CFHI connected myself and a classmate, both fourth year medical students, to a great healthcare organization in Kabale, Uganda called KIHEFO. At KIHEFO we were able to study tropical medicine, learn about the complex social issues affecting healthcare in Uganda, and learn how Ugandans are working to tackle big problems to like access to care, HIV and malnutrition. The clinic is organized in a way that highlights the interwoven nature of maternal and child health, HIV and nutrition in Uganda.
This past March i participated in CFHI's Amazon Community and Indigenous Health program which brought me to Ecuador for the first time in my life. My experience was one of personal growth, adventure, friendship, and broadening of the mind. Our first week was spent in Quito a large, beautiful but culturally a rather bland city. The intensive spanish courses helped refresh my spanish and prepare me for the challenge of adapting to the the various dialects I would encounter throughout my trip. My time spent shadowing a doctor in the emergency clinic was full of excitement, and I left with a better understanding of the routine of admitting and examining a patient. At the end of the first week we took advantage of the days off in Baños, a cool little adventure/eco-tourism town in the cloud forest of the eastern Andes. We had a large group of students from the program in town together, so we had a blast getting to know each other while enjoying the attractions the town has to offer.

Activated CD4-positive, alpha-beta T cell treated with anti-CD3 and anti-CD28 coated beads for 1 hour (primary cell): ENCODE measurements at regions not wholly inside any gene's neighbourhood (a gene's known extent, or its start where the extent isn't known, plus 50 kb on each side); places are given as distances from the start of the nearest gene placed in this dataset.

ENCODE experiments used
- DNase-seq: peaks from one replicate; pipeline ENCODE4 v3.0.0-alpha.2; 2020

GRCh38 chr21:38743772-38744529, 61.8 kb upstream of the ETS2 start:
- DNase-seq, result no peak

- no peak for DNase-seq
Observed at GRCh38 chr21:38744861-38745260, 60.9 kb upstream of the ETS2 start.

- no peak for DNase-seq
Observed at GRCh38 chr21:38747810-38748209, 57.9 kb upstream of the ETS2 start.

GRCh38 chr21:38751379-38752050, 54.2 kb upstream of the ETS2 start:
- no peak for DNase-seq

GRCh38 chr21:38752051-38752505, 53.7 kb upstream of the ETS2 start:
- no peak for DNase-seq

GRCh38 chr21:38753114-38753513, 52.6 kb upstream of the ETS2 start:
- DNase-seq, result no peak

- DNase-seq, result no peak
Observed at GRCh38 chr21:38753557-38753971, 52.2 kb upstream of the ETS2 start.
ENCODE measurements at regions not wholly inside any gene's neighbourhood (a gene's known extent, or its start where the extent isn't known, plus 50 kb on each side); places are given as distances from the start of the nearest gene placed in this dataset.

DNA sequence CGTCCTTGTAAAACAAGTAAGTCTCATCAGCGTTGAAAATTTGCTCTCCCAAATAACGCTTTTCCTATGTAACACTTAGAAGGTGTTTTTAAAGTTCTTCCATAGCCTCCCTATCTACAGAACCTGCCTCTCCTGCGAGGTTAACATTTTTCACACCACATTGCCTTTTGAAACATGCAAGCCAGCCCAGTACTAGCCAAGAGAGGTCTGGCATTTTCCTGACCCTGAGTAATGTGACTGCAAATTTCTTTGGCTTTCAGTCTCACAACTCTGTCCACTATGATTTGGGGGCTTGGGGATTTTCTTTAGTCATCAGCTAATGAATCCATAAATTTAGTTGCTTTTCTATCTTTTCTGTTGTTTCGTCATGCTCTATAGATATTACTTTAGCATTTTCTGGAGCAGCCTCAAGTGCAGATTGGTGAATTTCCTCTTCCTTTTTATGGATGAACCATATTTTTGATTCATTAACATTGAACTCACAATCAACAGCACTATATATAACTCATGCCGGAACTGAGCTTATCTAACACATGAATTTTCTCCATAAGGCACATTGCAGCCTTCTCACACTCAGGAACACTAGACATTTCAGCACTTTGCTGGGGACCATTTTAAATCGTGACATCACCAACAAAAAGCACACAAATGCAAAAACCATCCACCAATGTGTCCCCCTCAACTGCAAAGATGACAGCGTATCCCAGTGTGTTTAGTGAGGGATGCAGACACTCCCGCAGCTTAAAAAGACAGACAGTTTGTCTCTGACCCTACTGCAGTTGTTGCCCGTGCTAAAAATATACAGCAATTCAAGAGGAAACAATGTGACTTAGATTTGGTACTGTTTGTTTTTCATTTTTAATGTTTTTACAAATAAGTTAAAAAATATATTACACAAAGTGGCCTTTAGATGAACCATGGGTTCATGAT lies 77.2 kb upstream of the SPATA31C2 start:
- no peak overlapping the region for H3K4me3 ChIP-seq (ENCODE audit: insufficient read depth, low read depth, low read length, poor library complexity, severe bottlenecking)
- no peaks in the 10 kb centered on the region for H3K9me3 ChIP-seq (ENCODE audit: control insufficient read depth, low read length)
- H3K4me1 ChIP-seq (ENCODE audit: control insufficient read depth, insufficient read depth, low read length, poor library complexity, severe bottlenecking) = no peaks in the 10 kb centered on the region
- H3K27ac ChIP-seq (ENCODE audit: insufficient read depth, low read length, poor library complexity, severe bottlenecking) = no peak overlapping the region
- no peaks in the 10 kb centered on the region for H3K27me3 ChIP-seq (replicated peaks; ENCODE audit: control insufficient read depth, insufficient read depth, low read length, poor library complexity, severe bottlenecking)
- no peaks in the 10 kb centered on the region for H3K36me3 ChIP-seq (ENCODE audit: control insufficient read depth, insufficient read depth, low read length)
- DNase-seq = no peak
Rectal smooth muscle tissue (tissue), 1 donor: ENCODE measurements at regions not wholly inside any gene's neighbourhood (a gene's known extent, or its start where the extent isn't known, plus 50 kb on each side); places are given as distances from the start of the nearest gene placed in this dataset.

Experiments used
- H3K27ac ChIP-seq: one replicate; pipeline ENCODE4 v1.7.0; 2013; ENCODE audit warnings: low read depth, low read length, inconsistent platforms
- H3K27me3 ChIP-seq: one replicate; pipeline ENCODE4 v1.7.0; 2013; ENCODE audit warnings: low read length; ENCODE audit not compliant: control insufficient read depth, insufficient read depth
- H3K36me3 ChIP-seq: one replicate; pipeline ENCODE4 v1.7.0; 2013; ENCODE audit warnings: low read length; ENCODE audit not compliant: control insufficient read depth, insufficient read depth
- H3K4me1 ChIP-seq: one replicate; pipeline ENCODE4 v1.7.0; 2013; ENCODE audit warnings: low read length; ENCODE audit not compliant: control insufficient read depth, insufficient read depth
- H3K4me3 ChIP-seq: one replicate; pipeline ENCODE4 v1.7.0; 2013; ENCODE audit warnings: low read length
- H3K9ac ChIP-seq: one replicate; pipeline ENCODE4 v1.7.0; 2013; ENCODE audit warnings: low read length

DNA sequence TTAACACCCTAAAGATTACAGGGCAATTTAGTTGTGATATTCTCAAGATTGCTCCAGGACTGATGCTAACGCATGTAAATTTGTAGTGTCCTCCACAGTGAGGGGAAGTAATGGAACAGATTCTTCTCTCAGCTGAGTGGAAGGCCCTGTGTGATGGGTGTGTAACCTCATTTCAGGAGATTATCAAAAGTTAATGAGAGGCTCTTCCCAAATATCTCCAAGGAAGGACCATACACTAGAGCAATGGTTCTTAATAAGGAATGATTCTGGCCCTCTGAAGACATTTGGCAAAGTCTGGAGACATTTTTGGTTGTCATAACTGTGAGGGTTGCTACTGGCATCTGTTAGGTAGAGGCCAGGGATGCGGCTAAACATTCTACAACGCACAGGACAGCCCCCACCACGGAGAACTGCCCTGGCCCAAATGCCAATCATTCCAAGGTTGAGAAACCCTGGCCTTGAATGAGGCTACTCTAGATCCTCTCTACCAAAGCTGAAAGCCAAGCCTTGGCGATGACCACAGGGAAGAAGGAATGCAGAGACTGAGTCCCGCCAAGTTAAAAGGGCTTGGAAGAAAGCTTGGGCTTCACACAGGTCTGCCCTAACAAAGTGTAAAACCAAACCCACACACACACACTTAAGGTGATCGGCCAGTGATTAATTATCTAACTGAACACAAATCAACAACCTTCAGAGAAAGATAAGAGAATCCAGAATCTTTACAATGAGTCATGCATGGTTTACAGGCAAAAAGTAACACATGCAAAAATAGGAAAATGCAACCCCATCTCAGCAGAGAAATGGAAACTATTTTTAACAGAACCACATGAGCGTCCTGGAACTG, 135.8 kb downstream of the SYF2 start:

The next three weeks of the program were spent around Puyo, a large town of roughly 70,000 inhabitants on the edge of the Amazon. Based there, we spent our three weeks at clinics in Pitirishca, Mera, and staying with a Shuar family 12 km into the Amazon from Pitirishca. The last week in the Amazon was especially enlightening. A somewhat challenging trip involving a 6 hour hike through the mud to reach the village, this opportunity provided me with an experience that would be difficult to arrange otherwise. Immersed in a whole different world, we experienced a community completely in tune with the environment around them. Gustavo, our Shuar host and guide, lead us through his world and shared his knowledge of natural medicine and his peoples culture. It was an experience I will never forget, and one I will be hard pressed to replicate.